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U.S. Department of Health and Human Services

Inspections, Compliance, Enforcement, and Criminal Investigations

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James T. Blue & Sons, Inc. 9/5/13


Department of Health and Human Services logoDepartment of Health and Human Services

Public Health Service
Food and Drug Administration
Baltimore District Office
Central Region
6000 Metro Drive, Suite 101
Baltimore, MD 21215
Telephone: (410) 779-5455
FAX: (410) 779-5707 

FEI: 3003239568

CMS# 410959
September 5, 2013
Mr. Michael Blue, President
James T. Blue & Sons, Inc.
3364 Flowing Springs Road
Shenandoah Junction, WV 25442
Dear Mr. Blue:
An investigation of your cattle grower operation located in Shenandoah Junction, WV, conducted by the U.S. Food and Drug Administration (FDA) on May 28, June 3, and July 3, 2013 confirmed that you offered an animal for sale for slaughter as food that was adulterated under sections 402(a)(2)(C)(ii) [21 U.S.C. 342(a)(2)(C)(ii)] and 402(a)(4) [21 U.S.C. 342(a)(4)] of the Federal Food, Drug, and Cosmetic Act (the Act). You can find the Act and its associated regulations on the Internet through links on FDA’s web page at www.fda.gov.
On or about February 27, 2013, you sold a bob veal calf, identified with (b)(4) for slaughter as food at (b)(4).  On or about February 28, 2013 this animal was slaughtered at (b)(4). United States Department of Agriculture, Food Safety and Inspection Service (USDA/FSIS) analysis of tissue samples collected from that animal identified the presence of Neomycin at 43.01 parts per million (ppm) in the kidney tissue. A tolerance level of 7.2 ppm has been established for residues of Neomycin in the edible tissues of beef cattle as codified in Title 21, Code of Federal Regulations (C.F.R.), 556.430 (21 C.F.R. 556.430). The presence of this drug in edible tissue from this animal causes the food to be adulterated within the meaning of section 402(a)(2)(C)(ii) [21 U.S.C. 342(a)(2)(C)(ii)].
Our investigation also found that you hold animals under conditions that are so inadequate that medicated animals bearing potentially harmful drug residues are likely to enter the food supply. You lack an adequate system to ensure that animals medicated by you have been withheld from slaughter for appropriate periods of time to permit depletion of potentially hazardous residues of drugs from edible tissues. For example, you failed to maintain treatment records and you failed to have a system to control administration of drug treatments to your animals. Food from animals held under such conditions is adulterated within the meaning of section 402(a)(4) of the Act [21 U.S.C. 342(a)(4)].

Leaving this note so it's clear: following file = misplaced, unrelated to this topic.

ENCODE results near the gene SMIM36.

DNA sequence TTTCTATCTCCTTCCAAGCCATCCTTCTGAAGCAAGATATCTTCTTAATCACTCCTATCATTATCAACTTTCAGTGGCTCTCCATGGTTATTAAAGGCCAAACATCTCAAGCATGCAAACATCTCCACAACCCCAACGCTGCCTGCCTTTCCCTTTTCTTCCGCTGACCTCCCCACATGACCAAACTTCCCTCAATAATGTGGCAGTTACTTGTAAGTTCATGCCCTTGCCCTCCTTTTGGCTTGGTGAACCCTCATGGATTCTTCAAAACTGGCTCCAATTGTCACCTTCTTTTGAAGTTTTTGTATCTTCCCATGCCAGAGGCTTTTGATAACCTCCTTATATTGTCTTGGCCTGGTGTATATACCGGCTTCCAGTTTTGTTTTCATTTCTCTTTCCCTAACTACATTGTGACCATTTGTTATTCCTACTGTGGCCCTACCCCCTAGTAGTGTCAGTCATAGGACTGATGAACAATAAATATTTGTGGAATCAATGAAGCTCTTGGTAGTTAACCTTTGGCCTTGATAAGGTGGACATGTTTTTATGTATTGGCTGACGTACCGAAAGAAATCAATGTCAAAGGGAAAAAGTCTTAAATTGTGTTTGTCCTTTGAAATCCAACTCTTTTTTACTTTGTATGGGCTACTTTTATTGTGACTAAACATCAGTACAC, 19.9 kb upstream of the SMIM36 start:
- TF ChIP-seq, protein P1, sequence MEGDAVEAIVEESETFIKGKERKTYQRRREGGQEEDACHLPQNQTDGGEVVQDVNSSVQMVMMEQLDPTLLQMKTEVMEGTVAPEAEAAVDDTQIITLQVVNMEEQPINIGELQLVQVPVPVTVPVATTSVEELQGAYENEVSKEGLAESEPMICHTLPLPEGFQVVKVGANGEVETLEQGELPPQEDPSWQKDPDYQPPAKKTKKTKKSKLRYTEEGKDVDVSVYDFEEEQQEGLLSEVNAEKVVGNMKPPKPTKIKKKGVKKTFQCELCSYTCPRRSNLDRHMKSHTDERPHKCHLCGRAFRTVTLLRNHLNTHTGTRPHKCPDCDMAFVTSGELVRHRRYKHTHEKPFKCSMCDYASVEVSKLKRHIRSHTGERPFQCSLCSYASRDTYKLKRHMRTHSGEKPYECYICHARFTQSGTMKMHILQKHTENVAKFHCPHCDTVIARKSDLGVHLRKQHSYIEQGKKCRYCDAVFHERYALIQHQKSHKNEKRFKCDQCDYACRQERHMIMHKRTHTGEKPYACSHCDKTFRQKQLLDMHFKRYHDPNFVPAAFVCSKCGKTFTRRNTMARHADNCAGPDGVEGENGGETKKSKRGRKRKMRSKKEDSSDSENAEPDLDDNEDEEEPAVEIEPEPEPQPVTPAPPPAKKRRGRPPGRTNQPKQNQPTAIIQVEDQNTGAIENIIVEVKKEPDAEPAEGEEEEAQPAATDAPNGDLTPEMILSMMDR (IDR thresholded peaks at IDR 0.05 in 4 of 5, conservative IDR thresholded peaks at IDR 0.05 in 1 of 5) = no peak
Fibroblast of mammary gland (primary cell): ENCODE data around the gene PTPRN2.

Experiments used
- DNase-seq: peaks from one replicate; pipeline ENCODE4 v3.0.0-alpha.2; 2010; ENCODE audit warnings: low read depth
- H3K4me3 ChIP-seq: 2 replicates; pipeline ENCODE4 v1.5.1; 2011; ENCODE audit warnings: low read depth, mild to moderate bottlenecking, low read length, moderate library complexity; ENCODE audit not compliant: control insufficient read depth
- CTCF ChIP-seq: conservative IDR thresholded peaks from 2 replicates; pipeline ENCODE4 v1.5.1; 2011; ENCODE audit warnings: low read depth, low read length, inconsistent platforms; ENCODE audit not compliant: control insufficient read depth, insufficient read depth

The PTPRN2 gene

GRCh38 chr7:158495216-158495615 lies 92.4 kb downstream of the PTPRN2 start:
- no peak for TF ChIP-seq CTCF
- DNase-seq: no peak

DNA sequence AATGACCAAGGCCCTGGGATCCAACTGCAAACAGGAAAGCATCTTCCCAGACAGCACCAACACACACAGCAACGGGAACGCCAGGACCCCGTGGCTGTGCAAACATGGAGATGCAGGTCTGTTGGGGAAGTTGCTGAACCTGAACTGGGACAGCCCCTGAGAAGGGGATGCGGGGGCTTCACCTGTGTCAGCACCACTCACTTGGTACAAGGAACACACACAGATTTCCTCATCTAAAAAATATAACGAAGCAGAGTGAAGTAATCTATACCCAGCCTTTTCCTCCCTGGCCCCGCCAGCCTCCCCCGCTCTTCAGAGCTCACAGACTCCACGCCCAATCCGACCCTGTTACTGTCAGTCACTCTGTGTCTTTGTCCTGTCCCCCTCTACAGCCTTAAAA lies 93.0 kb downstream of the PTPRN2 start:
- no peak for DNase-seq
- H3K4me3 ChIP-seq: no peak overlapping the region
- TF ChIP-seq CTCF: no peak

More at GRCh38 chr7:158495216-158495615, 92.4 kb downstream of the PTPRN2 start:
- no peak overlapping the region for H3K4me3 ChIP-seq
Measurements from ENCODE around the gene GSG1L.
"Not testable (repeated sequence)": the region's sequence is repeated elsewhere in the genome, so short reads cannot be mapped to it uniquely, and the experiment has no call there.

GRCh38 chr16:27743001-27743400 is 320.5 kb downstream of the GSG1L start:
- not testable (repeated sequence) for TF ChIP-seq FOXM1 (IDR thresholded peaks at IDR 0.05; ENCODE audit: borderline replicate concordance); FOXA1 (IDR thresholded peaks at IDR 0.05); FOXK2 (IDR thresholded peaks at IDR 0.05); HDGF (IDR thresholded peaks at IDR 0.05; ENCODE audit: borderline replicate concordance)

The above is not intended to be an all-inclusive list of violations. As a producer of animals offered for use as food, you are responsible for ensuring that your overall operation and the food you distribute is in compliance with the law.
You should take prompt action to correct the violations described in this letter and to establish procedures to ensure that these violations do not recur. Failure to do so may result in regulatory action without further notice such as seizure and/or injunction. 
You should notify this office in writing of the steps you have taken to bring your firm into compliance with the law within fifteen (15) working days of receiving this letter. Your response should include each step that has been taken or will be taken to correct the violations and prevent their recurrence. If corrective action cannot be completed within fifteen (15) working days of receiving this letter, state the reason for the delay and the time frame within which the corrections will be completed. Please include copies of any available documentation demonstrating that corrections have been made.
Your written response should be sent to Cherlita Honeycutt, Compliance Officer, U.S. Food and Drug Administration, 6000 Metro Drive, Suite 101, Baltimore, Maryland 21215. If you have any questions about this letter, please contact Compliance Officer Honeycutt at (410) 779-5412 or Cherlita.Honeycutt@fda.hhs.gov.
Sincerely yours,
Evelyn Bonnin
District Director
Baltimore District
cc:        Scott E. Seebohm, DVM
            Deputy Director
            Policy Development Division
            1616 Capitol Avenue, Suite 260
            Omaha, NE 68102
            Jewell Plumley, DVM
            State Veterinarian/Director Animal Health
            WVDA – Moorefield Field Office
            60B Moorefield Industrial Park Road
            Moorefield, WV 26836